There’s a reason why dance music producers release records under myriad aliases. Artists like, say, Detroit’s Carl Craig, release sometimes disparate, but equally accomplished tracks under different pseudonyms because the DJ-driven dance world counts on certain names to deliver specific styles. Todd Terry, for instance, is the world’s most accomplished remixer, having twiddled knobs on tracks by everyone Everything But the Girl to Madonna and a host of underground house classics. So it’s a ballsy, iconoclastic move for Terry to step out of his house-remixer-for-hire mode to make this stellar debut full-length, of everything-but-the-house-remixer dance music.
From the opening hardstep jungle gem "Blackout," with its icy-cool rumble and shaken-not-stirred drums, you wonder why Terry hasn’t put down his meal ticket house wanking earlier. Not to dis T-man’s house work — it has defined the genre. But on tracks like "Let It Ride," with its brilliant (as in "clever" and as in "shiny") breakdown melody and phenomenal genre-smashing greatness, Terry proves himself the Peter Gabriel of electronica (hey, "Todzilla" does sound a little like "Sledgehammer" after all), able to mesh pop and multigenre (well, for dance music) sensibilities so well you don’t care what the hell he’s doing or what he’s mashing — you just want to hear more. Like Resolutions’ closing track says, "It’s All Good." F’real.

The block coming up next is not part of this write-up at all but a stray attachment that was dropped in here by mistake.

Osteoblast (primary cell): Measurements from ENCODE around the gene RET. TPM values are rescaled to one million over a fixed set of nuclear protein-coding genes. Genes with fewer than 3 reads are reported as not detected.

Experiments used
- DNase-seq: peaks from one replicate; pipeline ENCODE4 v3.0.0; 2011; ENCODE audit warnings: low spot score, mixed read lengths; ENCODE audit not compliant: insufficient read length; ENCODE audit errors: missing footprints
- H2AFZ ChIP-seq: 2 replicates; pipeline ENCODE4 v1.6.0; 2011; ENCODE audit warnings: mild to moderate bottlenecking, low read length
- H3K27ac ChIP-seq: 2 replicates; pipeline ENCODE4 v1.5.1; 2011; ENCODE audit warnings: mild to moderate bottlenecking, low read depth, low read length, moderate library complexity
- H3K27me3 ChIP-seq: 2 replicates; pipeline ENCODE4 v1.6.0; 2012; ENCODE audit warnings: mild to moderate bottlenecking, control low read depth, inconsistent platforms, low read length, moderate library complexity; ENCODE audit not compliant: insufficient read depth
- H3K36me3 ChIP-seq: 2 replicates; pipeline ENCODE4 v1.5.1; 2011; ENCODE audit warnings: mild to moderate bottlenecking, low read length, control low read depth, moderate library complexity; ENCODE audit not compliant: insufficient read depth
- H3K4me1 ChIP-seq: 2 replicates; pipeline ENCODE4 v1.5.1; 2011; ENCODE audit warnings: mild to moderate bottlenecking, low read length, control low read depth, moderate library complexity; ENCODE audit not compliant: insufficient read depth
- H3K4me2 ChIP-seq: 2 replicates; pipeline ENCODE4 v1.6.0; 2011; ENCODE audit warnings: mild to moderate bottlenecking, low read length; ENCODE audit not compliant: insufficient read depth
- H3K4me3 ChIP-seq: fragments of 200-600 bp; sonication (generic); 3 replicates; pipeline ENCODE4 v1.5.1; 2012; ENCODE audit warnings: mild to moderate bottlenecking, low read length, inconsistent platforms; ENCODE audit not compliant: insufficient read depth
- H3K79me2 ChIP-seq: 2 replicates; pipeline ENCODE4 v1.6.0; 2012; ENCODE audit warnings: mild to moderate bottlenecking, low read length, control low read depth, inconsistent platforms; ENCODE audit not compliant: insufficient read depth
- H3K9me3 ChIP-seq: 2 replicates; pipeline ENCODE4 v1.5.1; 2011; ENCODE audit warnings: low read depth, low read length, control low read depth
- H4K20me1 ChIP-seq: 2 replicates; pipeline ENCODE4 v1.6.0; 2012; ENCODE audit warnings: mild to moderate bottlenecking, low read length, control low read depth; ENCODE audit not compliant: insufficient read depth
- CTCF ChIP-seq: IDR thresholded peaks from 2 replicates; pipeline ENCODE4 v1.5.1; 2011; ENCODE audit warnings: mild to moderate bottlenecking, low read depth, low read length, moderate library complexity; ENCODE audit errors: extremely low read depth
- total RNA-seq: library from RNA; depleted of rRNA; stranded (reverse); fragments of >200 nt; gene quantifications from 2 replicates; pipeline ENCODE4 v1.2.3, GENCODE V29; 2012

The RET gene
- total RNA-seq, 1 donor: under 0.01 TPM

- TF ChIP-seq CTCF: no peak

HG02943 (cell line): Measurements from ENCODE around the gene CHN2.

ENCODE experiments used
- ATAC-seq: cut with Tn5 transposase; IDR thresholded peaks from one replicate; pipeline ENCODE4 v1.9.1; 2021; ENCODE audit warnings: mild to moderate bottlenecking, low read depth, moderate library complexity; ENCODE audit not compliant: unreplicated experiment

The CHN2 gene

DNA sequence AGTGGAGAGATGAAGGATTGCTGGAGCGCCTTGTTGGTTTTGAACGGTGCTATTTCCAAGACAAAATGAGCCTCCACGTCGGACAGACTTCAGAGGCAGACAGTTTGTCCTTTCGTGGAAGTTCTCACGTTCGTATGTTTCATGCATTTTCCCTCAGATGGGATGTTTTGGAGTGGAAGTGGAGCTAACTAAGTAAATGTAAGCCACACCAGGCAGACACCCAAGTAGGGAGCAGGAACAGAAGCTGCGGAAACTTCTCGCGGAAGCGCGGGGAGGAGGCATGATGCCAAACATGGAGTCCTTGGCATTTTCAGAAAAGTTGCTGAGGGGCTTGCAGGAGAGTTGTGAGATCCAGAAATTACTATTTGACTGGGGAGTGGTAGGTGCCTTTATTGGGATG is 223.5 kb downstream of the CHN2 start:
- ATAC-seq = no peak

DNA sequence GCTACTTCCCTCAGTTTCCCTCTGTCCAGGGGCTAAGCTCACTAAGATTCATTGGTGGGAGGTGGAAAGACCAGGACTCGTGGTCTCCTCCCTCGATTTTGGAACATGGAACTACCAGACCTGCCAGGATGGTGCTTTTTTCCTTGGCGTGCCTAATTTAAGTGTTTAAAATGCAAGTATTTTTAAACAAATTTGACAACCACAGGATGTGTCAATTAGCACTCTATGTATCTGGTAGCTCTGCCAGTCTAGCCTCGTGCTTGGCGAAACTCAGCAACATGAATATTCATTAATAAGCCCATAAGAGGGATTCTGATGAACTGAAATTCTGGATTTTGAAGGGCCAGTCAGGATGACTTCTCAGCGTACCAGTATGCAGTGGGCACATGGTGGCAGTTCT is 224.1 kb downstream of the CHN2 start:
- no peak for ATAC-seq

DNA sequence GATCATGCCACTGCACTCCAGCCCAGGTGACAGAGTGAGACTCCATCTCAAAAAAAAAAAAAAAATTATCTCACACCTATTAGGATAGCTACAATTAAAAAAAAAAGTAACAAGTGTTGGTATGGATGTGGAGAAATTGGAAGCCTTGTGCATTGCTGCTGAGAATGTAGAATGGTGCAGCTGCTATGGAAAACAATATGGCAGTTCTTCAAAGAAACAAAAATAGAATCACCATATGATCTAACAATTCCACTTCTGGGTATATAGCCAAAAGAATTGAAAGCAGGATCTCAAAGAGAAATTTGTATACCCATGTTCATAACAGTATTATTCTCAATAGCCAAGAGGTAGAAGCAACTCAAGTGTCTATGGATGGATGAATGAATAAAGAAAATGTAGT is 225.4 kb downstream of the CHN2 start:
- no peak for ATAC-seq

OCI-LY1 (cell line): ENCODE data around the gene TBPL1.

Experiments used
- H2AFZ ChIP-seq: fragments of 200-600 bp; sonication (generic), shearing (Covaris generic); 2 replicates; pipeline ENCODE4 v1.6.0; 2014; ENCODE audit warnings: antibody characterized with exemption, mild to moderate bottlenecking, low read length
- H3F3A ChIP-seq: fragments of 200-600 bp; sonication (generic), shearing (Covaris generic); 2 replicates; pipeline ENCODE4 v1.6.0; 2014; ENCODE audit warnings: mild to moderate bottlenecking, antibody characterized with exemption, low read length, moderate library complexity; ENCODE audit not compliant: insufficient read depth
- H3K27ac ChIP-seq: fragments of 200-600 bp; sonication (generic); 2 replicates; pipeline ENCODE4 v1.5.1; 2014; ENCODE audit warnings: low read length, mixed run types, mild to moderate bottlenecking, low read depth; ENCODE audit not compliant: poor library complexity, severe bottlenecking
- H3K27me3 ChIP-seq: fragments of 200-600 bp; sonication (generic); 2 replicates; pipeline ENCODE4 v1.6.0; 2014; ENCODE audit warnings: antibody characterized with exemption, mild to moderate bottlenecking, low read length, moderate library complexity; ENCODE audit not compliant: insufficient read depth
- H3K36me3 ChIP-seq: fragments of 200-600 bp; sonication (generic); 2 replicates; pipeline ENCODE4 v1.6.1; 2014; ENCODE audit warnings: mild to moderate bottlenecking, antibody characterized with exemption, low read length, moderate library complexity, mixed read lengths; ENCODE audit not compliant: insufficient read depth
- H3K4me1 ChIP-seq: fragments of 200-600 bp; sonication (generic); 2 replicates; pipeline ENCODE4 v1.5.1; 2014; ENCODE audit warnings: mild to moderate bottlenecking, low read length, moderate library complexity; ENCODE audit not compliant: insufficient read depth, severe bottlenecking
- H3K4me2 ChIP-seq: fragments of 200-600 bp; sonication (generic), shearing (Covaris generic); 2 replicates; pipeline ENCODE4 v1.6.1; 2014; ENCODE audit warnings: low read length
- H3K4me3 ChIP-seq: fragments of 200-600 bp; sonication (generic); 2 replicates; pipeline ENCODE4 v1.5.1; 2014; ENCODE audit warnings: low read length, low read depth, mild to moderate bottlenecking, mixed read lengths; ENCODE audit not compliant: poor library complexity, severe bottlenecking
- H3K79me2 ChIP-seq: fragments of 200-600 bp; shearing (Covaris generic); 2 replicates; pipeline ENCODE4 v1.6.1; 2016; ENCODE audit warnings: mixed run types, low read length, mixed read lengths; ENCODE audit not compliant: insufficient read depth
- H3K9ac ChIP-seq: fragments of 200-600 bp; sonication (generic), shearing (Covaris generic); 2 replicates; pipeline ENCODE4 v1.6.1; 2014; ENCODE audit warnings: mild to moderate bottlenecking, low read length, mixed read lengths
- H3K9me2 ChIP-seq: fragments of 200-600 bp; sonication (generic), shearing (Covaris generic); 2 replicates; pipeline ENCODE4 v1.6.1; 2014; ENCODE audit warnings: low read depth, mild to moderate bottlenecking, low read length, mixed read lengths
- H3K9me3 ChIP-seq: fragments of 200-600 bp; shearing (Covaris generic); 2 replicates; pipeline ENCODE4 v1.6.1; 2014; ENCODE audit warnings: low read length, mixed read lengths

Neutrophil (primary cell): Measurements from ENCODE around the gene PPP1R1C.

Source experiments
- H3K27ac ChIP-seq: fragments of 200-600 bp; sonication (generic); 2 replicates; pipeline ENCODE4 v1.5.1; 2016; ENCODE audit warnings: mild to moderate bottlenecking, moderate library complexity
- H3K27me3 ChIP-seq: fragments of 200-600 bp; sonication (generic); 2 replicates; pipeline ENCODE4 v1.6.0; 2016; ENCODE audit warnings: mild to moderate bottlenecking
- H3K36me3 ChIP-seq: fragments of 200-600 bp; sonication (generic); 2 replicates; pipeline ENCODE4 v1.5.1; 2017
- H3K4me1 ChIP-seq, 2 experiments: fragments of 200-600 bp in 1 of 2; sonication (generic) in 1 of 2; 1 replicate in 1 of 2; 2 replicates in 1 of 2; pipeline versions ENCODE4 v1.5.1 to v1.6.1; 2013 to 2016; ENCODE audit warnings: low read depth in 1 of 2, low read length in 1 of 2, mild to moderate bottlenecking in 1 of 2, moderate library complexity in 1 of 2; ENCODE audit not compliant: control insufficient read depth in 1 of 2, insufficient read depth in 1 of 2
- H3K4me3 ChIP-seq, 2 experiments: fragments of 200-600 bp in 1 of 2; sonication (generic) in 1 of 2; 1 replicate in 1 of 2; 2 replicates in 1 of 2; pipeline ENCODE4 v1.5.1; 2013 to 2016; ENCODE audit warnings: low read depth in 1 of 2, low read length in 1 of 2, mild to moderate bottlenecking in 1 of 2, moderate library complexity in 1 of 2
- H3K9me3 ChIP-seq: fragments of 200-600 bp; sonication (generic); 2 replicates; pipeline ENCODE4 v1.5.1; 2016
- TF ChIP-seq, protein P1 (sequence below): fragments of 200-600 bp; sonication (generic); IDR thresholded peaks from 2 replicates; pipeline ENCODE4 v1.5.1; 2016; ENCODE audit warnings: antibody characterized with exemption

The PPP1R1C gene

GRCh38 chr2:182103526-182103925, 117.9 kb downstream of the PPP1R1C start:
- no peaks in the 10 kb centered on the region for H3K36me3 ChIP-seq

We welcome readers to submit letters regarding articles and content in Detroit Metro Times. Letters should be a minimum of 150 words, refer to content that has appeared on Detroit Metro Times, and must include the writer's full name, address, and phone number for verification purposes. No attachments will be considered. Writers of letters selected for publication will be notified via email. Letters may be edited and shortened for space.
Email us at firstname.lastname@example.org.
Detroit Metro Times works for you, and your support is essential.
Our small but mighty local team works tirelessly to bring you high-quality, uncensored news and cultural coverage of Detroit and beyond.
Unlike many newspapers, ours is free – and we'd like to keep it that way, because we believe, now more than ever, everyone deserves access to accurate, independent coverage of their community.
Whether it's a one-time acknowledgement of this article or an ongoing pledge, your support helps keep Detroit's true free press free.